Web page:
Keep Your Fork – Two True, Very Different Stories!
Story Number One – The Best is Yet to Come!
Attributed to Roger William Thomas
Submitted to Ann Landers by Kay in California
A woman was diagnosed with a terminal illness and given three months to live. She asked her Pastor to come to her home to discuss her final wishes. She told him which songs she wanted sung at her funeral, and what scriptures she wanted read, and which outfit she wanted to be buried in.
Then she said, “One more thing… I want to be buried with a fork in my hand.”
The pastor was surprised.
The woman explained, “In all my years of attending church socials and potluck dinners, I always remember that when the dishes of the main course were being cleared, someone would inevitably say to everyone, ‘Keep your fork.’ It was my favorite time of the dinner, because I knew something better was coming, like velvety chocolate cake or deep dish apple pie – something wonderful. So, I want people to see me there in that casket with a fork in my hand and wonder, ‘ What’s with the fork?’ Then, I want you to tell them, ‘ Keep your fork, because the best is yet to come.’ ”
The pastor’s eyes welled up with tears of joy as he bid the woman goodbye. He realized she had a better grasp of heaven than he did, and knew something better was coming.
At the funeral, when people asked him why she was holding a fork, the pastor told them of the conversation he had with the woman before she died. He said he could not stop thinking about the fork, and knew they probably would not be able to stop thinking about it either. He was right.
“Keep your fork. The best is yet to come.”
Story Number Two – “I Told You to Keep Your Fork!”
Many years ago I was attending a work related conference at a beautiful, rustic but high class Adirondack Mountain Resort in northern New York State with my wife, Lynn.
It was the custom of that resort to import college age men and women to wait tables, bus dirty dishes, greet incoming guests, etc. The clientele of the resort especially enjoyed the Irish dialect or “Brogue” with which they spoke and the gracious demeanor they displayed.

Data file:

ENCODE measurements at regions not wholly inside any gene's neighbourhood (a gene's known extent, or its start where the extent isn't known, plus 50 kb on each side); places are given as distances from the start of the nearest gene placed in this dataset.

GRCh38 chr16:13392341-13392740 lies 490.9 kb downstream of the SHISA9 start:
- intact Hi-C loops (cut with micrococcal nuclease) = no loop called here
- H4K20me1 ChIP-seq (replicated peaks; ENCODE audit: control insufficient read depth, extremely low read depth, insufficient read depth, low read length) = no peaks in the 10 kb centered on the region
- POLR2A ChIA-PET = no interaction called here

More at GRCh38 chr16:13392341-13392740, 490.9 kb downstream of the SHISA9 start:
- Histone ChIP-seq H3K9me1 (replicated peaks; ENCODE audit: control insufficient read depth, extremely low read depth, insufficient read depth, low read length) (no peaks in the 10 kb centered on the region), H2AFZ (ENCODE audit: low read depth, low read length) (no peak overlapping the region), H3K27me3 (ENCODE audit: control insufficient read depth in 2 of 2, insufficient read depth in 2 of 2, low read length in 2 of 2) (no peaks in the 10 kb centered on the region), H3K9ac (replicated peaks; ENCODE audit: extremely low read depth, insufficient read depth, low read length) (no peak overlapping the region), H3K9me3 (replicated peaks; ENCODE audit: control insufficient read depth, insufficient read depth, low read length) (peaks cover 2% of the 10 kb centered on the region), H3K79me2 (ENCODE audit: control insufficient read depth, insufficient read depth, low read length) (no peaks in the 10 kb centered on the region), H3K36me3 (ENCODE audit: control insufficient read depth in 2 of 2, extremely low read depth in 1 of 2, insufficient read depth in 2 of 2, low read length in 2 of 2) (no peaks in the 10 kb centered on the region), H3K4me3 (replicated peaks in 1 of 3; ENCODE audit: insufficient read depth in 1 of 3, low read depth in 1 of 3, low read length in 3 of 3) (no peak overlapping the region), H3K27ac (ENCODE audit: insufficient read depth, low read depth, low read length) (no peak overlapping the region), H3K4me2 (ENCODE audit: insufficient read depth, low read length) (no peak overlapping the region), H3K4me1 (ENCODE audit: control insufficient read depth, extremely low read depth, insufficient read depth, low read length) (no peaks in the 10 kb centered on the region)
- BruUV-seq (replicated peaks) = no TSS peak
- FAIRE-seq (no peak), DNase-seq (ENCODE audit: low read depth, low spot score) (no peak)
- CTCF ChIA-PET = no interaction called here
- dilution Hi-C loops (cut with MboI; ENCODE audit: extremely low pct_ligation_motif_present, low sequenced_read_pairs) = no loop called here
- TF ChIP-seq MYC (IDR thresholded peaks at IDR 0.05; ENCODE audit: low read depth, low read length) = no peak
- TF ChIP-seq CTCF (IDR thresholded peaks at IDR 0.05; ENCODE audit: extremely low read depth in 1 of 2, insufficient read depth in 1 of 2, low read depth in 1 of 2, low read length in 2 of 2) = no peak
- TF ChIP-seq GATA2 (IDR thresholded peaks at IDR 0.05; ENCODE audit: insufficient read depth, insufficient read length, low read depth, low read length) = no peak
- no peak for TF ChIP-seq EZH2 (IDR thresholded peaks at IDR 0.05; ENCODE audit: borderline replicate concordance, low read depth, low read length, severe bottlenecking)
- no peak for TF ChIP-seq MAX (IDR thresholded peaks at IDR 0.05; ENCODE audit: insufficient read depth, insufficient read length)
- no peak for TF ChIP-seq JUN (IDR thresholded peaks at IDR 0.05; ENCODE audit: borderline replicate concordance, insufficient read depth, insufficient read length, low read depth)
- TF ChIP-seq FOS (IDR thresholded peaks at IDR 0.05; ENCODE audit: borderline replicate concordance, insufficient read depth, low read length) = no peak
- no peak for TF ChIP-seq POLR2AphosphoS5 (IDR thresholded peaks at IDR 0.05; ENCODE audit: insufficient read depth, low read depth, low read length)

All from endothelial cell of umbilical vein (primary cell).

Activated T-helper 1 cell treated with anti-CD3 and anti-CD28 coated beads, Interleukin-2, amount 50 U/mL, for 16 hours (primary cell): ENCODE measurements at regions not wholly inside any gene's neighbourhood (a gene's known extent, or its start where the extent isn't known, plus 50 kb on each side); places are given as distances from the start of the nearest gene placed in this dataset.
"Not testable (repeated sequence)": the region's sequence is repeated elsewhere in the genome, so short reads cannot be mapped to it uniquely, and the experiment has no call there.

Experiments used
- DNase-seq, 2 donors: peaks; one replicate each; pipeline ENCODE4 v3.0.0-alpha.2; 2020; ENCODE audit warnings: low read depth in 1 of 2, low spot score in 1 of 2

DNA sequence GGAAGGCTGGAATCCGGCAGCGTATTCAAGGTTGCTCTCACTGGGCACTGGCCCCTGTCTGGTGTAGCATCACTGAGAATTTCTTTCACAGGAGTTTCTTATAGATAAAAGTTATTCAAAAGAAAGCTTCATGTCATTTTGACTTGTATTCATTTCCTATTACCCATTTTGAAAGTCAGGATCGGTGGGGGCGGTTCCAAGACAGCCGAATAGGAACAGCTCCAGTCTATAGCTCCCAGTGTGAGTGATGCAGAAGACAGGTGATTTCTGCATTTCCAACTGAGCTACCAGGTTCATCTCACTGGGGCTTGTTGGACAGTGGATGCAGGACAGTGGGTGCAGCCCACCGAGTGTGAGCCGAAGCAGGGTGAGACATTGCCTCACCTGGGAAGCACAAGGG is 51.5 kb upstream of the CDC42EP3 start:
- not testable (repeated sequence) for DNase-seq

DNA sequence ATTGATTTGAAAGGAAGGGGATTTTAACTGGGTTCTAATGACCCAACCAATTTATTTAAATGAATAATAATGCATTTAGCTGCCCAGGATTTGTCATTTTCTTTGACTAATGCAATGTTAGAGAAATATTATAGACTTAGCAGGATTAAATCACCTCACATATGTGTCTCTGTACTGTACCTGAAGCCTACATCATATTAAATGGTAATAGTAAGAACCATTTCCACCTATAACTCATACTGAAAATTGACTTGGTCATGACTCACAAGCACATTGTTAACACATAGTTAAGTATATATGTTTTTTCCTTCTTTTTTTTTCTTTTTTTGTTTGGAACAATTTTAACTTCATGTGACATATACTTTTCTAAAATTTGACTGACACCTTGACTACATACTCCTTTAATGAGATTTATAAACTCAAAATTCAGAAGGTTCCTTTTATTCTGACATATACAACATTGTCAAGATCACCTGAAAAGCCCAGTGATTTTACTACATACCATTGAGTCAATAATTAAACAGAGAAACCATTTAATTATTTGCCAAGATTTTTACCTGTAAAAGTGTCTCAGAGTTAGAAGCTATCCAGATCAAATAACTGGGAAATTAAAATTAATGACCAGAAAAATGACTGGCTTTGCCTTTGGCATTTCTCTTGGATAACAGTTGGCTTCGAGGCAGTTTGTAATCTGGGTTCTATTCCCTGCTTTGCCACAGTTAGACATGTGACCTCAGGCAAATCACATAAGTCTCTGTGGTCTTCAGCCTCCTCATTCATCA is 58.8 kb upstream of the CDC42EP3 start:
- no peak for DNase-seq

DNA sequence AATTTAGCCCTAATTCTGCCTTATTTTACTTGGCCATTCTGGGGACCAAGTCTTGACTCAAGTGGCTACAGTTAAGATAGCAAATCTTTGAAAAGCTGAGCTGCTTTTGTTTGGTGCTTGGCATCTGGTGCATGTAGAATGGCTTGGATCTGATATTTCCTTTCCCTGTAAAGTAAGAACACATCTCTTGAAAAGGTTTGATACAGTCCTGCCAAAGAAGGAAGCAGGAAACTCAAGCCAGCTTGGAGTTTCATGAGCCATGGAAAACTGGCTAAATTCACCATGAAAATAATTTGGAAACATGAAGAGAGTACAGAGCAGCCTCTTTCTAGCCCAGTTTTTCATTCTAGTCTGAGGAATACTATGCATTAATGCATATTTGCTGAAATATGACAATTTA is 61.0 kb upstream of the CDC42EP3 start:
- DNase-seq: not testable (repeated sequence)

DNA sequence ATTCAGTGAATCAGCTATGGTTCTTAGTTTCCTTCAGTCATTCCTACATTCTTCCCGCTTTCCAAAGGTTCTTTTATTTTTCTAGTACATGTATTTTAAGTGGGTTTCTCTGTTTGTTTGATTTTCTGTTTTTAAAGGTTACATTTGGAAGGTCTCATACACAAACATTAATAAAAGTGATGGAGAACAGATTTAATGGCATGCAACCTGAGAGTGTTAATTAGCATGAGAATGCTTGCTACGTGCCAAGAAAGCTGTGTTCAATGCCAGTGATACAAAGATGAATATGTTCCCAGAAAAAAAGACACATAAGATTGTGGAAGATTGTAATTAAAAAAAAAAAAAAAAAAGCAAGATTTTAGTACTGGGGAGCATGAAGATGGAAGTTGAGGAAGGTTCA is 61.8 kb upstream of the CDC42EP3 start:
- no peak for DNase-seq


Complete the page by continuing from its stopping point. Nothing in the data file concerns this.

This time, however, the conference was in early May and the Irish workforce had not yet arrived.
The resort used available local workers to do the needed tasks. Some of these workers were retired from various jobs and others seemed to be there just to earn a little extra money with less than a full understanding of the job requirements or the ambiance which they were expected to convey.
One evening Lynn and I were seated at a table with several high ranking telephone company executives. Our waitress was a lady of retirement age whose approach to her job and to her table guests was very direct.
First, she nearly threw the menus at each of us then barked that she would return in a few minutes and that we should be ready to place our orders.
She took our orders on a typical restaurant writing pad and when she returned with our food she loudly demanded to know who ordered which entree, putting each plate down less than gracefully.
Her parting shot to us was this: “Keep your forks because the good silver isn’t out yet and we’ll run short if you don’t.”
As we finished the main course she returned to take dessert orders and subsequently returned with them.
All this time the company president seated across from me was talking and talking and only minimally paying attention to the waitress’s instructions. So, when she put a dish of apple pie in front of him he noticed that he had no fork and said to her, “Oh Miss, could I have a dessert fork.”
She scowled at him and responded, “I thought I told you to keep your fork!”
To which he curtly replied, “So shoot me, I forgot. Now please bring me a fork.” His back was to the direction she walked but all the rest of the table guests watched her in shock as she sauntered up to a huge tray of dirty dishes, pulled out a fork and swiped it under her armpit to “clean” it.
She marched back to the table and roughly placed it in front of this somewhat agitated company president.
All of us at the table quickly assessed the situation and discreetly nodded to each other to remain silent – which we all did until the company president’s pie was in his stomach. Then and only then did we confess to him what had happened behind his back and that we all knew it.
Fortunately, he was in good humor toward us and laughed the incident off.
This story has been repeated many times in my family and probably in the four other families at that table in that fancy Adirondack resort that featured its well-trained and charming Irish staff starting at the end of May each year and continuing until September, when the local staff returned to finish the season with a distinctively different ambiance.
Many times in our house, we have heard the command “Keep your fork.” Like the first story, we always took that instruction as a signal that The Best Was Yet to Come.